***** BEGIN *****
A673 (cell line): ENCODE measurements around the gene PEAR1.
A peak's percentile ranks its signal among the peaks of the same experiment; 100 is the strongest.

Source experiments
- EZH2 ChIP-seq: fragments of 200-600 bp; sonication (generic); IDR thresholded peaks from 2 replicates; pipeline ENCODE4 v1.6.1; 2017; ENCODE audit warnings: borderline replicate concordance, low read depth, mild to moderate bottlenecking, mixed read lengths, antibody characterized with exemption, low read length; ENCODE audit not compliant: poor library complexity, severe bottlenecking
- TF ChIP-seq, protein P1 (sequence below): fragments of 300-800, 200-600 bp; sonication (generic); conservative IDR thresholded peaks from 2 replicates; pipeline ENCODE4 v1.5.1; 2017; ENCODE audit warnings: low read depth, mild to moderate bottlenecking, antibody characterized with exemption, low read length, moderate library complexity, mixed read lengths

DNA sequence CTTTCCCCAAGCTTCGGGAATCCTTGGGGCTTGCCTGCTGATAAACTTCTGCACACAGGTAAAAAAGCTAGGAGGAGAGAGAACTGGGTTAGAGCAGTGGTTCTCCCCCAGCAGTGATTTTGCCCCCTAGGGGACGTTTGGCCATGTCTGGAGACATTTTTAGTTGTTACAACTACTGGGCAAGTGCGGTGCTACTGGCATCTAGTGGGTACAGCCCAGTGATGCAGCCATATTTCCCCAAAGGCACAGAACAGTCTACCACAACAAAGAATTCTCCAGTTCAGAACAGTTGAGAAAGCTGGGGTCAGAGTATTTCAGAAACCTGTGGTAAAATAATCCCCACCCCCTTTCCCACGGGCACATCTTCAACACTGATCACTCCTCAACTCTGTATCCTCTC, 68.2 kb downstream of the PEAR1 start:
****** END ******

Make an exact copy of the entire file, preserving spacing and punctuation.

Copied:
A673 (cell line): ENCODE measurements around the gene PEAR1.
A peak's percentile ranks its signal among the peaks of the same experiment; 100 is the strongest.

Source experiments
- EZH2 ChIP-seq: fragments of 200-600 bp; sonication (generic); IDR thresholded peaks from 2 replicates; pipeline ENCODE4 v1.6.1; 2017; ENCODE audit warnings: borderline replicate concordance, low read depth, mild to moderate bottlenecking, mixed read lengths, antibody characterized with exemption, low read length; ENCODE audit not compliant: poor library complexity, severe bottlenecking
- TF ChIP-seq, protein P1 (sequence below): fragments of 300-800, 200-600 bp; sonication (generic); conservative IDR thresholded peaks from 2 replicates; pipeline ENCODE4 v1.5.1; 2017; ENCODE audit warnings: low read depth, mild to moderate bottlenecking, antibody characterized with exemption, low read length, moderate library complexity, mixed read lengths

DNA sequence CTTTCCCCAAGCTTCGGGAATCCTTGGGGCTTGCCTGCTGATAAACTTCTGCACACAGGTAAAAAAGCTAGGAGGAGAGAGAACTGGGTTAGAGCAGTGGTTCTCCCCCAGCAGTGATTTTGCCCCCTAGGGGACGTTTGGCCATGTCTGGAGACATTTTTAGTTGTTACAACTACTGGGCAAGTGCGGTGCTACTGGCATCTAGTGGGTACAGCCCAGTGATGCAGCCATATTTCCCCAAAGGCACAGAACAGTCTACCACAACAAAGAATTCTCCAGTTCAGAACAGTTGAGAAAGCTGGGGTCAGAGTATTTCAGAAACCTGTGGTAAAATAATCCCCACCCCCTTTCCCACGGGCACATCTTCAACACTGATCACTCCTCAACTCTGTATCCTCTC, 68.2 kb downstream of the PEAR1 start: